Organisms Diversity & Evolution

, Volume 15, Issue 1, pp 175–198 | Cite as

Morphology and molecules reveal two new species of the poorly studied gecko genus Paragehyra (Squamata: Gekkonidae) from Madagascar

  • Angelica CrottiniEmail author
  • D. James Harris
  • Aurélien Miralles
  • Frank Glaw
  • Richard K. B. Jenkins
  • J. Christian Randrianantoandro
  • Aaron M. Bauer
  • Miguel Vences
Original Article


We provide new morphological and genetic data on a poorly studied genus of geckos from Madagascar (Paragehyra) previously thought to be distributed only in the south-east and south-west of the island and discuss the biogeography and evolution of this genus. Two species (Paragehyra petiti and Paragehyra gabriellae) were formerly included in this genus, whose phylogenetic and biogeographical relationships remain unresolved. This morphological and molecular study enables the recognition of two new rock-dwelling species that are here formally described. Paragehyra felicitae sp. nov. has only been observed in the private Anja reserve and nearby areas (close to Ambalavao) on the southern central high plateau of Madagascar, whereas Paragehyra austini sp. nov. is known from only one locality on the western slopes of the Andohahela massif, around 60 km northwest of Tolagnaro. The four species differ from one another by a combination of several morphological characters, genetic divergence >5.2 % in a mitochondrial 16S ribosomal RNA (rRNA) gene fragment and nucleotide differences in analysed nuclear genes, as highlighted in the resulting phylogenetic reconstruction and haplotype network analysis. A further, hitherto unstudied Paragehyra population is known from the Tsingy de Bemaraha in central-western Madagascar. Preliminary information of its morphological differentiation are here provided and suggest that this undescribed species is closely related to P. petiti and P. felicitae sp. nov.


Paragehyra felicitae sp. nov. Paragehyra austini sp. nov. Systematics Phylogenetics Taxonomy Rock-dwelling geckos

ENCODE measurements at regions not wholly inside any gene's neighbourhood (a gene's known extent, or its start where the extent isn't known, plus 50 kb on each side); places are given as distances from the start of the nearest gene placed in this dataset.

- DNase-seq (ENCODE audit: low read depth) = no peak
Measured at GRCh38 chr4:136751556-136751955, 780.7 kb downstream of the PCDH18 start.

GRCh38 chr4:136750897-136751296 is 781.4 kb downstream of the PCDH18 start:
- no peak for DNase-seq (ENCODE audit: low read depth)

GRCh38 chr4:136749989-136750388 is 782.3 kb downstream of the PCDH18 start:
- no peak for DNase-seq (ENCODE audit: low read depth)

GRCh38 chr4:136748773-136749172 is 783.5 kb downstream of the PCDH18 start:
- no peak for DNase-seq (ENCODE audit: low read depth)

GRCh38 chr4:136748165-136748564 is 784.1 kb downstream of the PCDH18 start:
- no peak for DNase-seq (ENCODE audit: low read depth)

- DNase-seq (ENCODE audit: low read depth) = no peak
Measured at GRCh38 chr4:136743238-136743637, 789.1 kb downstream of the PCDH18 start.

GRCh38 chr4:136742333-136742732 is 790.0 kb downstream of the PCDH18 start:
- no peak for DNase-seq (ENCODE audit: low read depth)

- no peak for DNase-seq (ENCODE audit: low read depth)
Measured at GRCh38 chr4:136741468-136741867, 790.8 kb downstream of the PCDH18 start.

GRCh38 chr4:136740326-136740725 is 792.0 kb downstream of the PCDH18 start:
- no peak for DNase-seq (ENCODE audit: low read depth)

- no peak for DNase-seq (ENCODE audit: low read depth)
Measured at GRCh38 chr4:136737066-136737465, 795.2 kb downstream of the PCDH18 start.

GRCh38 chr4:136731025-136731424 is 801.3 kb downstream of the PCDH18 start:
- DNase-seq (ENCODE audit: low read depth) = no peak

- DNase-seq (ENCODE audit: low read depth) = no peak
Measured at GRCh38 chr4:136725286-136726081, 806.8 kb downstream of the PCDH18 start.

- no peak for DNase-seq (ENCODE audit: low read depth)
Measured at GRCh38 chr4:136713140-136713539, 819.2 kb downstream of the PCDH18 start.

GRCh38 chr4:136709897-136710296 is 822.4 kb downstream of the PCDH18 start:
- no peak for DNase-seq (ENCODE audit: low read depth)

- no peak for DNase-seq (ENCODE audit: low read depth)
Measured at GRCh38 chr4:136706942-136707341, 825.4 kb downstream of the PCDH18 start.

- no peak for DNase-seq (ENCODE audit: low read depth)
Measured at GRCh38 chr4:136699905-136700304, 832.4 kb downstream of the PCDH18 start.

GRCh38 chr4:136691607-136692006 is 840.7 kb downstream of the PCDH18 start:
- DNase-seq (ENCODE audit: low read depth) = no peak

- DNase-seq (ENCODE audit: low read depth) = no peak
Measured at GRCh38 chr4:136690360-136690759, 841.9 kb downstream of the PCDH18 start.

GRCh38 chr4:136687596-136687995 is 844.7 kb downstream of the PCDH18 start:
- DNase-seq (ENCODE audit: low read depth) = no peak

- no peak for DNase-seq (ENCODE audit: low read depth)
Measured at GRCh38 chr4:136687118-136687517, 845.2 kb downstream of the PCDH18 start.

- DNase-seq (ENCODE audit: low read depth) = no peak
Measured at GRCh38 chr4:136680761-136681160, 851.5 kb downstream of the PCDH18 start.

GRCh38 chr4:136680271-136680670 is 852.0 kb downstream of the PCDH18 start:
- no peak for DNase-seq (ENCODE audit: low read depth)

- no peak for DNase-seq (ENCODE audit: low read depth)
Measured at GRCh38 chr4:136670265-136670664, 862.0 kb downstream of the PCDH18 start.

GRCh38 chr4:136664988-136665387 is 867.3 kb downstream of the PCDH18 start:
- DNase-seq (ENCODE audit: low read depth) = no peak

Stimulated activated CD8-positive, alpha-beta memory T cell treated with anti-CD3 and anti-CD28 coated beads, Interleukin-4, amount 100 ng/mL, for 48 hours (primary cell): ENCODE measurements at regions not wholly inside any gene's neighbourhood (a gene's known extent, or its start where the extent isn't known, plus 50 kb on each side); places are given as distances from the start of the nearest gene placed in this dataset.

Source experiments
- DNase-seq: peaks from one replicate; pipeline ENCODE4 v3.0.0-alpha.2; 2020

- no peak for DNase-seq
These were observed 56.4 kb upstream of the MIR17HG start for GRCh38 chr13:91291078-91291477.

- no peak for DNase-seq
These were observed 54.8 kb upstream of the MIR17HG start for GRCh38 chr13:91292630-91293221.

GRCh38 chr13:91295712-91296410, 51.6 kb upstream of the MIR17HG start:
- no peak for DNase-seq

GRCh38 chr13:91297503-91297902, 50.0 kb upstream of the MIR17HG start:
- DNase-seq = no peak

We are grateful to the community managing the Anja reserve for the permit to collect a limited number of reptiles thereby allowing the discovery of a remarkable local endemism of reptiles at this site. For help in the field, we are indebted to our Malagasy assistant Emile Rajeriarison and to our colleagues Iker A. Irisarri, Solohery Rasamison, Fanomezana Ratsoavina and Alexandra Lima as well as to many local porters and guides who accompanied us in the field. The work was carried out in collaboration with the Département de Biologie Animale, Université d’Antananarivo (UADBA). We are grateful to the Malagasy authorities, in particular the Ministère de l’Environnement et des Forêts, for issuing research and export permits (Nos. 195/09/MEF/SG/DGEF/DSAP/SLRSE, 292 MINENVEF/SG/DGEF/DPB/SCBLF/RECH, 128/06/MINENV.EF/SG/DGEF/DPB/SCBLF/RECH and 314/10/MEF/SG/DGF/DCB.SAP/SCB, 052N_EA02/MG05, 055N-EA03/MG10 and 007N_EA01/MG11). Fieldwork was partially funded by the Portuguese “Fundação para a Ciência e Tecnologia” (FCT) (PTDC/BIA-BDE/65745/2006). The work of AC was supported by postdoctoral grants from the Portuguese “Fundacao para a Ciencia e a Tecnologia” (FCT) (SFRH/BPD/72908/2010 and SFRH/BPD/96982/2013) under the Programa Operacional Potencial Humano–Quadro de Referência Estratégico Nacional funds from the European Social Fund and Portuguese Ministério da Educação e Ciência. DJH and AC are funded by the project “Genomics and Evolutionary Biology” co-financed by North Portugal Regional Operational Programme 2007/2013 (ON.2–O Novo Norte), under the National Strategic Reference Framework (NSRF), through the European Regional Development Fund (ERDF). The work of AM was supported by a postdoctoral research fellowship of the Alexander von Humboldt Foundation. Fieldwork of FG and MV was supported by the Volkswagen Foundation, and MV was supported by the Deutsche Forschungsgemeinschaft (grant VE247/3-1). AMB was supported by the National Science Foundation (USA) (grants DEB 0844523 and DEB 1019443), and RKBJ and JCR were funded by the Darwin Initiative.

Conflict of interest

The authors declare no conflicts of interest.

Supplementary material

13127_2014_191_Fig7_ESM.jpg (4.4 mb)
Fig. S1

(a) Anja Reserve, type locality of P. felicitae sp. nov. and an overview of the surrounding exploited areas; (b−d). second locality of P. felicitae sp. nov characterized by big granitic boulders that face the reserve from the other side of national road N7. In the background of figure (b) is Anja Reserve. (a) photo by AC; (b−d) photos by AM. (JPEG 4469 kb)


  1. Ali, J. R., & Aitchison, J. C. (2008). Gondwana to Asia: plate tectonics, paleogeography and the biological connectivity of the Indian sub-continent from the Middle Jurassic through latest Eocene (166–35 Ma). Earth-Science Reviews, 88, 145–166.CrossRefGoogle Scholar
  2. Angel, F. (1929). Description d’un gecko nouveau, de Madagascar. Bulletin de la Société Zoologique de France, 54, 489–491.Google Scholar
  3. Bora, P., Randrianantoandro, J. C., Randrianavelona, R., Hantalalaina, E. F., Andriantsimanarilafy, R. R., Rakotondravony, D., Ramilijaona, O. R., Vences, M., Jenkins, R. K. B., Glaw, F., & Köhler, J. (2010). Amphibians and reptiles of the Tsingy de Bemaraha Plateau, Western Madagascar: checklist, biogeography and conservation. Herpetological Conservation and Biology, 5, 111–125.Google Scholar